Bolt. I'm not sure why I keep watching these animated movies. I don't usually hate them, but neither do I care about them one way or another. Finding Nemo is the exception that proves the rule, I guess. 6/10.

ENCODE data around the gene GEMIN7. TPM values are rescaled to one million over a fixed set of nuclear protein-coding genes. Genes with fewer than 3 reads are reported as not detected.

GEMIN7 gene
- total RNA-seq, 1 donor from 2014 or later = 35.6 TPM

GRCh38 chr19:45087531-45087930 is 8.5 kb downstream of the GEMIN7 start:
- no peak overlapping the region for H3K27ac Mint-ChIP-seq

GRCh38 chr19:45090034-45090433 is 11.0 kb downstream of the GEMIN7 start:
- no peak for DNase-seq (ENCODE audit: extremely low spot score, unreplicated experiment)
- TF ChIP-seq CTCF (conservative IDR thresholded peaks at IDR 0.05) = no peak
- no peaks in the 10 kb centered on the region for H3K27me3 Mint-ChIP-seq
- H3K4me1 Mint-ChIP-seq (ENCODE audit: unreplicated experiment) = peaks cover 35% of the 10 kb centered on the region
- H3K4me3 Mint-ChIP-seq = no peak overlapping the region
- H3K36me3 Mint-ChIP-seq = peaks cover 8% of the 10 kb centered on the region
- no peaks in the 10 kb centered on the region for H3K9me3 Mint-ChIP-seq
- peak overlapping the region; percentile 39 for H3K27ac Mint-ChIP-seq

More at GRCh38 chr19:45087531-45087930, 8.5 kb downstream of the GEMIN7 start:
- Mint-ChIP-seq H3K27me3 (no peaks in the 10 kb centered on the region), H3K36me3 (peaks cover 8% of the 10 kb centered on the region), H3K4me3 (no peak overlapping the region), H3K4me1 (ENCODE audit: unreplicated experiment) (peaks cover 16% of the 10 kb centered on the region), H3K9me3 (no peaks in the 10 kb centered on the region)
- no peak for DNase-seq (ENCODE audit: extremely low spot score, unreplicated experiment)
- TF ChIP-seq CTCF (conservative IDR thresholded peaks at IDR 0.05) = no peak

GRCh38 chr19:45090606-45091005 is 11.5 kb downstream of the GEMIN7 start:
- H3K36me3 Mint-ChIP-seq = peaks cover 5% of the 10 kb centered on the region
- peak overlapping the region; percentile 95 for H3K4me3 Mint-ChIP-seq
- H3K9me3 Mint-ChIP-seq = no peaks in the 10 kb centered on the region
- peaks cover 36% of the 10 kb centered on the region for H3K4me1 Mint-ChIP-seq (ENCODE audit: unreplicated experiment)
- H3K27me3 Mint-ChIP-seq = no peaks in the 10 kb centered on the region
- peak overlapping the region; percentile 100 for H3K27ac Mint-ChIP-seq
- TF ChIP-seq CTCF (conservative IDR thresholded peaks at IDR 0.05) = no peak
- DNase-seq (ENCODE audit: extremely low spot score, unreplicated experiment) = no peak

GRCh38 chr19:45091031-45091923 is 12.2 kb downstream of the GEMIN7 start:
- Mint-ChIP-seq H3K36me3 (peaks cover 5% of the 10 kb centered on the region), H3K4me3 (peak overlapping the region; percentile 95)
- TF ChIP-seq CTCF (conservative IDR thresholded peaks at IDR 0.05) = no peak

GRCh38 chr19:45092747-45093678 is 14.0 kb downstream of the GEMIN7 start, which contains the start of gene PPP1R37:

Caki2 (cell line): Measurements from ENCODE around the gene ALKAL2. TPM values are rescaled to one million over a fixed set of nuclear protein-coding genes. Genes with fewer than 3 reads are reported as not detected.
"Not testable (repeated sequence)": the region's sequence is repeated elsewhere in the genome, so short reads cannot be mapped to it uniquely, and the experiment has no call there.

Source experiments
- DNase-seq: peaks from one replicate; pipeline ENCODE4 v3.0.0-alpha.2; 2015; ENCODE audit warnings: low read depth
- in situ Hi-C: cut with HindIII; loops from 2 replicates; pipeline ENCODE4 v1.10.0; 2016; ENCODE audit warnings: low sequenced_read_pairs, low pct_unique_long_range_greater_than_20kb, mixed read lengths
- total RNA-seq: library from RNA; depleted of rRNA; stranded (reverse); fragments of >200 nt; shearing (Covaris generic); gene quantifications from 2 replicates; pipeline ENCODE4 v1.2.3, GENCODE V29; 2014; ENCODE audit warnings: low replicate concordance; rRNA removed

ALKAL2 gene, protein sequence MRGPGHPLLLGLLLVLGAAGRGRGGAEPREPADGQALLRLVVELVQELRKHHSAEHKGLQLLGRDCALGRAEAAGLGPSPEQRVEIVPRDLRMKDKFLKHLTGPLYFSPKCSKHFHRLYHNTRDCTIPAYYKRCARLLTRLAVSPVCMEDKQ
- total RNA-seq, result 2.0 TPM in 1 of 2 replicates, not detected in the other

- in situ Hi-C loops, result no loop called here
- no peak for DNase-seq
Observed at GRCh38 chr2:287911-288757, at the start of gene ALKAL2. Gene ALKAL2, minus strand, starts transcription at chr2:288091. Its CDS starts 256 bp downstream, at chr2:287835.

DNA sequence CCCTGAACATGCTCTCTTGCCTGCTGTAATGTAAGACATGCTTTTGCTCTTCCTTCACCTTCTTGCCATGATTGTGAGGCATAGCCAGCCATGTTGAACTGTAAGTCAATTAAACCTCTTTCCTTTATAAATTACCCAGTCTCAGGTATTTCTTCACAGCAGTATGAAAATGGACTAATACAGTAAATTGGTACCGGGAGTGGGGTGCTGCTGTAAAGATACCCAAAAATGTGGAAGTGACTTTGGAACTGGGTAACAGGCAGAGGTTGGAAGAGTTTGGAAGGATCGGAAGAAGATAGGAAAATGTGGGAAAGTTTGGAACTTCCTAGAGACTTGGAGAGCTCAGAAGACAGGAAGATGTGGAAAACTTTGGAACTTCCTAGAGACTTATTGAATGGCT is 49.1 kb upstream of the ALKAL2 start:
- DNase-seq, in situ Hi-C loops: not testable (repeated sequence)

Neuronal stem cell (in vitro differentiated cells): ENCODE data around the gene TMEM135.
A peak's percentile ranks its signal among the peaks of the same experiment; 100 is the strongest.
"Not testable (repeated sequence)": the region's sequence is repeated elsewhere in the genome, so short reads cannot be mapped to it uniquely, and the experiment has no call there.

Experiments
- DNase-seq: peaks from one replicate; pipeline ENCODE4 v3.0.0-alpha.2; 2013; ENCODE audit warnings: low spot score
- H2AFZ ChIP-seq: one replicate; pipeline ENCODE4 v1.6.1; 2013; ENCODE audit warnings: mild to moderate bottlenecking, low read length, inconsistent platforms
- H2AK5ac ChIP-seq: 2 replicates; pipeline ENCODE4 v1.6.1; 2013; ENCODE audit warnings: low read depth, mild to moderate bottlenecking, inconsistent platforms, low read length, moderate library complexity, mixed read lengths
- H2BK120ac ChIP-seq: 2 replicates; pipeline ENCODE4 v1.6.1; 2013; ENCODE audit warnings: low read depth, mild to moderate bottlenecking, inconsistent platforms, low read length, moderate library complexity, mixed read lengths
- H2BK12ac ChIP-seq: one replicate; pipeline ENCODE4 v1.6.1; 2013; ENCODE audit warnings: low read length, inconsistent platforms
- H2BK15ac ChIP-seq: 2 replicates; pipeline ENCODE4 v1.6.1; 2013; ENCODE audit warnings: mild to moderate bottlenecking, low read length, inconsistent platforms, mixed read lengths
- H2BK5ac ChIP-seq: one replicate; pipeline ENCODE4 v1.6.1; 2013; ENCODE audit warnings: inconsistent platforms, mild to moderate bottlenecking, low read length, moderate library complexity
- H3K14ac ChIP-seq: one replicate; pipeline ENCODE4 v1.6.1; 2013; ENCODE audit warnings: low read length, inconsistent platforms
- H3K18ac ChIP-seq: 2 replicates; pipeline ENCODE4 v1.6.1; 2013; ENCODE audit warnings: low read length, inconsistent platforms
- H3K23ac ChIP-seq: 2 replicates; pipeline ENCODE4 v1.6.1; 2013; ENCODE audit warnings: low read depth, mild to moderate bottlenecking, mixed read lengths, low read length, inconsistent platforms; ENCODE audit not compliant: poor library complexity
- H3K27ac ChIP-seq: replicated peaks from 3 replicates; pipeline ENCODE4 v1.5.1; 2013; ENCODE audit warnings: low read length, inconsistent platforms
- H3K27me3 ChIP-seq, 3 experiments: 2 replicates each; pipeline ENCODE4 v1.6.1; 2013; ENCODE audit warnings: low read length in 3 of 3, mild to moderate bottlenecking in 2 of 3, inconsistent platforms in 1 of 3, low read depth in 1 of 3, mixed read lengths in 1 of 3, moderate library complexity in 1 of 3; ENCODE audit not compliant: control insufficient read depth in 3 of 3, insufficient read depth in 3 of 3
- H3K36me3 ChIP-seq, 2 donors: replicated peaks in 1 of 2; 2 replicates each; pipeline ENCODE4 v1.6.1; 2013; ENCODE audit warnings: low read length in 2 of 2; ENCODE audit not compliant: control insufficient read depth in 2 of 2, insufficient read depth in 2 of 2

Unforgiven. Clint Eastwood's reputation as a director took a giant leap when he won the Oscar for this film ... up to that point, Eastwood, in his 60s, had directed more than a dozen movies while working as an actor for almost 40 years, without ever receiving an Oscar nomination for anything. Like all of his best movies, Eastwood serves the script, lets the actors take care of business, and, in this case, inserts his own iconic presence into the mix. The problem with this kind of directing is that it falters when the script and/or the actors do not take care of business. Eastwood reminds us of the directors of the studio era, doing a workmanlike job and nothing more. Sometimes you get Unforgiven, other times you get Absolute Power. Ultimately, he'll be remembered for the highlights, the low lights will be forgotten, the Oscars for directing will get people's attention, and he'll be just as he is now: a decent director, only as good as his material, who is overrated because sometimes the material is very good. He's Don Siegel with a couple of Oscars. It must be stated, though, that what Eastwood does is harder than he makes it look. As a director, and as an actor, he understands what Harry Callahan says in Magnum Force: a man's got to know his limitations. #209 on the They Shoot Pictures, Don't They list of the Top 1000 films of all time. 7/10.